Kong Linghui, the Chinese former table tennis genius who claimed gold metals for ping pong at three world-level events, said during his career that he had two wishes: to be an "evergreen tree" in the table tennis field; and to contribute to the Olympic Games in his homeland.
One of those wishes is soon to come true. On the morning of October 18 last year the Chinese champion, who won the World Table Tennis Championships, Table Tennis World Cup, and Olympic Games, boarded a bus to the table tennis training base in Zhengding, Hebei Province. He was about to spend his 31st birthday as coach of the Chinese women's ping pong team for the Beijing Olympic Games.
A week earlier Kong had made an emotional announcement that he was retiring. "I really don't want to drop my ping pong bat," he said, before following with the news about his new coaching role, to a burst of applause.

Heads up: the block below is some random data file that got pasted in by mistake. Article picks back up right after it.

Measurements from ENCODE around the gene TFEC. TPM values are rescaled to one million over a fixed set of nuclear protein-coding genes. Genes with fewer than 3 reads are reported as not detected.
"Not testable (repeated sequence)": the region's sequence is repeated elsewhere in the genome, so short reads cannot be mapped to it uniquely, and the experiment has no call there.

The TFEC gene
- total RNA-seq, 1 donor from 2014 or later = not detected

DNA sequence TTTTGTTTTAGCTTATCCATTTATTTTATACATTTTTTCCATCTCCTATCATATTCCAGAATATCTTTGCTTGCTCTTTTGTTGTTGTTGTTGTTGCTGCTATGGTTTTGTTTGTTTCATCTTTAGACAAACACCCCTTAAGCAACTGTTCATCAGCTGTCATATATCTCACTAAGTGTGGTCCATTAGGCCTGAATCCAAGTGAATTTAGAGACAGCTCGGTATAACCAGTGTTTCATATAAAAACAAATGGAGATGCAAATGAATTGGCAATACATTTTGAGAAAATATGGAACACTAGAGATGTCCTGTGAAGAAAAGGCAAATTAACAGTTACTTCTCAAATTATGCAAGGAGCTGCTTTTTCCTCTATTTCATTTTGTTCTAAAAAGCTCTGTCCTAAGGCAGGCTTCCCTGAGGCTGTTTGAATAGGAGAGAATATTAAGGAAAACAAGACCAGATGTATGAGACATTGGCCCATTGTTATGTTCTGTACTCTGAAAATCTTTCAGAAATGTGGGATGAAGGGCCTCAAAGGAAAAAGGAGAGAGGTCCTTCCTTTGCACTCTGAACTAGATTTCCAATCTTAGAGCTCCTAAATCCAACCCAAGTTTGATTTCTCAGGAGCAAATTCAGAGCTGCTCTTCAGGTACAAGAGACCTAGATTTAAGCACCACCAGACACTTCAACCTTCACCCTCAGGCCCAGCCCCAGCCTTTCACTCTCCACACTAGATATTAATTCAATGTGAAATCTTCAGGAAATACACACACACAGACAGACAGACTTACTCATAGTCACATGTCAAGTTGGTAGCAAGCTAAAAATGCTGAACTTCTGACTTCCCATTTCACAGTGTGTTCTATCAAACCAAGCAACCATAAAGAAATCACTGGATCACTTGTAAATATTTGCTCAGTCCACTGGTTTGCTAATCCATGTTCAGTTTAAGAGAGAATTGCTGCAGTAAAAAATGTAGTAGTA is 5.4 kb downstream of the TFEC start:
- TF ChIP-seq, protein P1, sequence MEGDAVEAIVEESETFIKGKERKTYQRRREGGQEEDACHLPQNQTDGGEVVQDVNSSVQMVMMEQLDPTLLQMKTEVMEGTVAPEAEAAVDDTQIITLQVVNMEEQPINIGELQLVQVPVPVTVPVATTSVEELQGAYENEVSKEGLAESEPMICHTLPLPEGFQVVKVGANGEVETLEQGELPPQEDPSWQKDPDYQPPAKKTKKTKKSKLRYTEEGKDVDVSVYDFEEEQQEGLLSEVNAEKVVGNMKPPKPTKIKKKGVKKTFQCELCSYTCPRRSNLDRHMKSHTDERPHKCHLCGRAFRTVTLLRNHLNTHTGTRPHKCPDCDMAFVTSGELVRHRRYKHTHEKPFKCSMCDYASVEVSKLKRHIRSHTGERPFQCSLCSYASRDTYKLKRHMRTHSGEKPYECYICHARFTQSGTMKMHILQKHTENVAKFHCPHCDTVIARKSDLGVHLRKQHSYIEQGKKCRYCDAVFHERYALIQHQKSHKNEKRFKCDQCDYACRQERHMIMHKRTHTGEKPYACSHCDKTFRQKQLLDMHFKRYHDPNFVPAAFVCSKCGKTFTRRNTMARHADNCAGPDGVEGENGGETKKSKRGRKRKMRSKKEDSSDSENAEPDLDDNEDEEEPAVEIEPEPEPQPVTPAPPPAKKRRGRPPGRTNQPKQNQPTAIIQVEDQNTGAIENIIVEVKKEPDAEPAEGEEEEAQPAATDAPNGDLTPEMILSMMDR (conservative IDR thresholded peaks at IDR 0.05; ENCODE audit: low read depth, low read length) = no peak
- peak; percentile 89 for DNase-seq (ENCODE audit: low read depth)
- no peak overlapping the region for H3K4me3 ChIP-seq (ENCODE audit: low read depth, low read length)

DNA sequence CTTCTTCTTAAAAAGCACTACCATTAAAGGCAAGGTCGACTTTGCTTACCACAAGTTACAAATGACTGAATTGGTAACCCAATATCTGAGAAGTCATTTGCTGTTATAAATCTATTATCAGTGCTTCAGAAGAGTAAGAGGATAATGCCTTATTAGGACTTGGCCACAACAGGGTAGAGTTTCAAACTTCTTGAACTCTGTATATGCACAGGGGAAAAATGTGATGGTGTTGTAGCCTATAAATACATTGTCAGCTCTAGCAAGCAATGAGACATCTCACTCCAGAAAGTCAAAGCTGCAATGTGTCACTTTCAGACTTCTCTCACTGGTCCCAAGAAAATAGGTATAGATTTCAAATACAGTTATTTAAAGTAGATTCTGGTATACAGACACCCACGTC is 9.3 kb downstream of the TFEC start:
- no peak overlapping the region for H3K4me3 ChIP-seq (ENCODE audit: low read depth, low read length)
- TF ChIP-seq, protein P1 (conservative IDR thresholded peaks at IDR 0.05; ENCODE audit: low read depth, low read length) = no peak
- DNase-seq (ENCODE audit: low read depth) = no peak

"I'm so excited and this applause gives me great encouragement to switch from a player to a coach," he added.
"It's still hard for the young table tennis players in Sweden to surpass the veteran Waldner if they want to continue their career, but it's not the same here in China, where young ping pong talents keep popping up and overtaking the old generation."
The game of table tennis first appeared in the Olympic Games in Seoul in 1988. Since then China has claimed 11 gold medals, and in many Chinese fans' eyes nothing but first place is good enough. It is a position that puts a huge amount of pressure on Kong as he prepares the women's team for 2008.
"I think he's going to be a good coach based on his presence and glorious past achievements. He's going to make a difference in the Beijing Games," said Liu Guoliang, one of Kong's ex-teammates and now coach of the national men's team.